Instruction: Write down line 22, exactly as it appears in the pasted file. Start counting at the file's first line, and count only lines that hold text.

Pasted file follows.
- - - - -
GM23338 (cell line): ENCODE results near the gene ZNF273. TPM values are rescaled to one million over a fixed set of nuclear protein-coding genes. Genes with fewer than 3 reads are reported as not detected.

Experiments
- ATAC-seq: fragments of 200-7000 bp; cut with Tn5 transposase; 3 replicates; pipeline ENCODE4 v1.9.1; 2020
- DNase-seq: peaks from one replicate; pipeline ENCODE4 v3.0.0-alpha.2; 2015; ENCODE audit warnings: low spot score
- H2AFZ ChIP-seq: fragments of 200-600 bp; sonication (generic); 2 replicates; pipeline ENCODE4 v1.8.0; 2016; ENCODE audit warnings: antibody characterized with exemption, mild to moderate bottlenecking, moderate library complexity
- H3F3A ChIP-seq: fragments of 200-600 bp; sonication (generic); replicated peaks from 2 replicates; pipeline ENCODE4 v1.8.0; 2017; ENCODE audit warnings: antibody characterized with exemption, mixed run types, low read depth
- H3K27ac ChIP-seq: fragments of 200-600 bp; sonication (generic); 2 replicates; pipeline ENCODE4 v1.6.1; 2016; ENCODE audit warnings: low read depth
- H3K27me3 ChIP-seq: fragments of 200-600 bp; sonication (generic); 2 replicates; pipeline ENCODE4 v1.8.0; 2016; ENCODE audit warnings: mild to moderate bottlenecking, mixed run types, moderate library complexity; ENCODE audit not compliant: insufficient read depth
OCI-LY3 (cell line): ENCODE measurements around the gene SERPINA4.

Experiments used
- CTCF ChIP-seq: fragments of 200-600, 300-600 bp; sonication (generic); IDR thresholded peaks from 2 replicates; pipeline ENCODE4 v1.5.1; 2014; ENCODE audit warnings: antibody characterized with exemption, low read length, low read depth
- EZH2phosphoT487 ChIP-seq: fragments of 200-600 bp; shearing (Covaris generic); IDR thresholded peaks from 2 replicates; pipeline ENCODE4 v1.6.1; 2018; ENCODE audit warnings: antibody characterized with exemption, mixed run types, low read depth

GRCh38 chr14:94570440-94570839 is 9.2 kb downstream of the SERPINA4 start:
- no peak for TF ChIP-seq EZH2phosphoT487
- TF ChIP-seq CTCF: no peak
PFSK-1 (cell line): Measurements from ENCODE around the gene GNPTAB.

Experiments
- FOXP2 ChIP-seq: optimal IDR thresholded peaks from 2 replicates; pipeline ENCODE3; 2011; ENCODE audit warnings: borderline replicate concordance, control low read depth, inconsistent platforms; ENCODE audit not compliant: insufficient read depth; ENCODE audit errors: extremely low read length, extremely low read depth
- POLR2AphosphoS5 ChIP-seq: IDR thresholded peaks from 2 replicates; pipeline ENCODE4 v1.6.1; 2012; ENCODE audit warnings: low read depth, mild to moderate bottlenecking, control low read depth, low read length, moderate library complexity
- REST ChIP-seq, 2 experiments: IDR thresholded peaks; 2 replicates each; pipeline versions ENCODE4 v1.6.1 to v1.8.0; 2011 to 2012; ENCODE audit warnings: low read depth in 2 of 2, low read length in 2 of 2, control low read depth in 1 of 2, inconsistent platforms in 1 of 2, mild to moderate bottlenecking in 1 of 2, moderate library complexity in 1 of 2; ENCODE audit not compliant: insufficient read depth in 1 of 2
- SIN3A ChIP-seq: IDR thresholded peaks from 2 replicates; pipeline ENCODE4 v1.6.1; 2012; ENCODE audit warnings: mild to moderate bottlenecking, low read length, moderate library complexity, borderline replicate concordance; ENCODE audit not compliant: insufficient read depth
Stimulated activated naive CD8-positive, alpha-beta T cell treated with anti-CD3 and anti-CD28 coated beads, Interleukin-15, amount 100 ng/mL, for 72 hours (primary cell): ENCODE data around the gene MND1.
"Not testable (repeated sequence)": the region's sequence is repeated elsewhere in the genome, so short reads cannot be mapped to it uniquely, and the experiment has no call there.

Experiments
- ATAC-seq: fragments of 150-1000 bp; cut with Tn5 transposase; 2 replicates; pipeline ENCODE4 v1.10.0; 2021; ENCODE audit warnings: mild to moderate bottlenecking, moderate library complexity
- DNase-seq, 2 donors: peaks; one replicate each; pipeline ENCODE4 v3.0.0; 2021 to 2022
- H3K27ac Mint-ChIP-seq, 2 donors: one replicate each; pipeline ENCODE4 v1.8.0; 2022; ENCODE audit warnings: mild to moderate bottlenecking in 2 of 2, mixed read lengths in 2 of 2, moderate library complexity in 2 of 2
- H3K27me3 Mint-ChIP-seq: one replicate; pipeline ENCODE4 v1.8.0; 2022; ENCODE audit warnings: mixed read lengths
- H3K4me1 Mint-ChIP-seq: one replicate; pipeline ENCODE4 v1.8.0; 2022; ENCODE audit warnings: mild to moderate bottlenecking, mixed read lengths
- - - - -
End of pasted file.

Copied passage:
Stimulated activated naive CD8-positive, alpha-beta T cell treated with anti-CD3 and anti-CD28 coated beads, Interleukin-15, amount 100 ng/mL, for 72 hours (primary cell): ENCODE data around the gene MND1.